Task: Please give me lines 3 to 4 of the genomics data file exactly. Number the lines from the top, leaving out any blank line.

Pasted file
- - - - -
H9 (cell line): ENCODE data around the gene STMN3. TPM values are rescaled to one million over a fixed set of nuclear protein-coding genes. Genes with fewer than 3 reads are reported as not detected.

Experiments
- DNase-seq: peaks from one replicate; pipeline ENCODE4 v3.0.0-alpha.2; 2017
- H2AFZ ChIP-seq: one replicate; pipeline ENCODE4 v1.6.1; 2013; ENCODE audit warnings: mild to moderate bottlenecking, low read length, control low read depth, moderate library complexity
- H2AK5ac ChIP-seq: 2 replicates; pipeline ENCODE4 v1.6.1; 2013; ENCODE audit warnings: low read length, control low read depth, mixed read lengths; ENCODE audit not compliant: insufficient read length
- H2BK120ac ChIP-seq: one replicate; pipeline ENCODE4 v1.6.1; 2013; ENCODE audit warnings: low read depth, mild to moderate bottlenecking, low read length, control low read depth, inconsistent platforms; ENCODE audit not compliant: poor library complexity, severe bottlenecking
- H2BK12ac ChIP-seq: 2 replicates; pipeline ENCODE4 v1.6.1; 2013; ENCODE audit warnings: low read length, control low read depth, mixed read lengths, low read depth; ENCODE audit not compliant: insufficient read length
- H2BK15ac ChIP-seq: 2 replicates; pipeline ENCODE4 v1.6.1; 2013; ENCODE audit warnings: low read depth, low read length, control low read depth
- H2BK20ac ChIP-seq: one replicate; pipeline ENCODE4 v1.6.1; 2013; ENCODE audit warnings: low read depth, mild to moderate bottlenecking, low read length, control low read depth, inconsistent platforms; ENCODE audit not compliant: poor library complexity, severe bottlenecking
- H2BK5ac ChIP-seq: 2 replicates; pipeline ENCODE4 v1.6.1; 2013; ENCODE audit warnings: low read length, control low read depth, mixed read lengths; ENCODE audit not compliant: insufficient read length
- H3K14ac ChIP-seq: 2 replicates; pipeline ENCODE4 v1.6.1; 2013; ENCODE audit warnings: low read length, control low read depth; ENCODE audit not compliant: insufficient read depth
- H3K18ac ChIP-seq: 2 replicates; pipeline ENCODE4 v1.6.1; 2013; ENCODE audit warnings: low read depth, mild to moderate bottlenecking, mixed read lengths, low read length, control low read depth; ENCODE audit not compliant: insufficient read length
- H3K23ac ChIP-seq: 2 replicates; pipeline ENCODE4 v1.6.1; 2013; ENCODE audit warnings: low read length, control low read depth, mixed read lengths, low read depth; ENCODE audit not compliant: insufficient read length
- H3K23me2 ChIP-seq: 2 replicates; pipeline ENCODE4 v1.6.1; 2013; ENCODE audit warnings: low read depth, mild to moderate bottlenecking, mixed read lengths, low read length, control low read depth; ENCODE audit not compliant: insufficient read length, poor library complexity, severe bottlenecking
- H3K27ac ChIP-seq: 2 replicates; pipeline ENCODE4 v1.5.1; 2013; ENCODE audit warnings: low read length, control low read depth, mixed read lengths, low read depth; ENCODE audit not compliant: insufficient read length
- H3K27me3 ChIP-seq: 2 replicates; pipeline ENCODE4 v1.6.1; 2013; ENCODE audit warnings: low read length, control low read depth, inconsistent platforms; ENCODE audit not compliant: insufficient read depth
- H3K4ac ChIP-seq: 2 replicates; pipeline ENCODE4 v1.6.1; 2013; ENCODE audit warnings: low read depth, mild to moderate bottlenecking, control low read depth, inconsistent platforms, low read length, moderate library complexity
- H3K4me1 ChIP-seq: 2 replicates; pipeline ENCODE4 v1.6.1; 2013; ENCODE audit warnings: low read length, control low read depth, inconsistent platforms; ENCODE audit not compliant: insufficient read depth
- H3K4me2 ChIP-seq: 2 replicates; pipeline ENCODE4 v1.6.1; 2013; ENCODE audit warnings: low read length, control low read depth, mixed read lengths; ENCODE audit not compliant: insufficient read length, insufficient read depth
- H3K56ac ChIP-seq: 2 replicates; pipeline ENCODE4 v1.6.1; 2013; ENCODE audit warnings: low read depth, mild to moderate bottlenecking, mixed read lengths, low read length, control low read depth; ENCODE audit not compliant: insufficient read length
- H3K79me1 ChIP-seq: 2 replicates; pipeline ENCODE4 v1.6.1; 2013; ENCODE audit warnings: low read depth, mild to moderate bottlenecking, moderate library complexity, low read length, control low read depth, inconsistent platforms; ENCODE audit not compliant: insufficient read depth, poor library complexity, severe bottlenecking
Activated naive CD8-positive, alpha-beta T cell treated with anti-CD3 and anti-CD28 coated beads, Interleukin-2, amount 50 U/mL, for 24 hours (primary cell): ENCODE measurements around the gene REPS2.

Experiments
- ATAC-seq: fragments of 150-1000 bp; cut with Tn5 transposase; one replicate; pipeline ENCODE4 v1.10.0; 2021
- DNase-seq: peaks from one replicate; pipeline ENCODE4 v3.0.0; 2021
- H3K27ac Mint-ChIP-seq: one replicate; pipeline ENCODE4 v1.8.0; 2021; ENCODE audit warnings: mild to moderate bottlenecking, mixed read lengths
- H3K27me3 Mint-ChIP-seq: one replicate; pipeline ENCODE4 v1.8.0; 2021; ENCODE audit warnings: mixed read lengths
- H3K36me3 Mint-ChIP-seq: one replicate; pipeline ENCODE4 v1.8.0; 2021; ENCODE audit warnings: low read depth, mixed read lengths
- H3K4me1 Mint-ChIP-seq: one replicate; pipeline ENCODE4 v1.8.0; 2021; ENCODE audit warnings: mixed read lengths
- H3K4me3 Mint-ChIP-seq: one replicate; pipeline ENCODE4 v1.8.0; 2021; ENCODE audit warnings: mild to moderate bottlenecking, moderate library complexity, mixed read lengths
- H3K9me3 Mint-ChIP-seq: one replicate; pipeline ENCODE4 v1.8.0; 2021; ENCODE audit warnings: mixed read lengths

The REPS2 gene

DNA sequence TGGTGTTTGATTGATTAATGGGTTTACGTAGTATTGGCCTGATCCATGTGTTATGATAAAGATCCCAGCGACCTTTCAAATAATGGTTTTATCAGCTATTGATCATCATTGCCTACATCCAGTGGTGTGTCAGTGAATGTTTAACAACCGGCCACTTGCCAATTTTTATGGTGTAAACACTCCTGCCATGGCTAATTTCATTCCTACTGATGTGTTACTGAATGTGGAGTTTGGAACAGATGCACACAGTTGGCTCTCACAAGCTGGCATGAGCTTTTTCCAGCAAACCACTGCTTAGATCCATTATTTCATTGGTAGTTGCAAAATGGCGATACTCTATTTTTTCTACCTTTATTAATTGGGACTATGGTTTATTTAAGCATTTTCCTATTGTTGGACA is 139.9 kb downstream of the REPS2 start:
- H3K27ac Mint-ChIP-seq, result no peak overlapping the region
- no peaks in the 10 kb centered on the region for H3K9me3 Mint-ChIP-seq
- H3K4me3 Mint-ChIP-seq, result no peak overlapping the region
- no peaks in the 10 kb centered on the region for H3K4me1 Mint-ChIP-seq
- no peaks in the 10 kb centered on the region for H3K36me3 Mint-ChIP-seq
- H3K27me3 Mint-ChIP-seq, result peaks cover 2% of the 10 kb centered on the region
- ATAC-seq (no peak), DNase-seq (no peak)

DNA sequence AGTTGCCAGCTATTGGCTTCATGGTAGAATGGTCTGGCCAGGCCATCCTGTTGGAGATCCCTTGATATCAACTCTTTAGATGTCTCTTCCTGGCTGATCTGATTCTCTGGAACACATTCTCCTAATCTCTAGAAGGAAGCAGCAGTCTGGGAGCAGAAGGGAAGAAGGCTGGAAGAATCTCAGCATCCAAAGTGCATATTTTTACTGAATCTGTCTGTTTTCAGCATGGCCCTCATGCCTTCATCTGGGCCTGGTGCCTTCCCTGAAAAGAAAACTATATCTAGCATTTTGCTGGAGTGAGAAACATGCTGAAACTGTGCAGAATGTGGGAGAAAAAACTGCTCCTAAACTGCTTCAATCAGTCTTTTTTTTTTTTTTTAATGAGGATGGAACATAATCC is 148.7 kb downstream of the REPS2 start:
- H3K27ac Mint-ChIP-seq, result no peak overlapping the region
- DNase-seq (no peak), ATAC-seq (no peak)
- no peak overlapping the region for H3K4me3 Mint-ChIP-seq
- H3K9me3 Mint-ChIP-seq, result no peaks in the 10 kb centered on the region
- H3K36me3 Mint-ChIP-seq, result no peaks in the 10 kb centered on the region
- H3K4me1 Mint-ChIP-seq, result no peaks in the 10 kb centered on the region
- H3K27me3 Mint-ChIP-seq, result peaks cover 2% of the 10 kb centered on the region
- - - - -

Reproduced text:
- DNase-seq: peaks from one replicate; pipeline ENCODE4 v3.0.0-alpha.2; 2017
- H2AFZ ChIP-seq: one replicate; pipeline ENCODE4 v1.6.1; 2013; ENCODE audit warnings: mild to moderate bottlenecking, low read length, control low read depth, moderate library complexity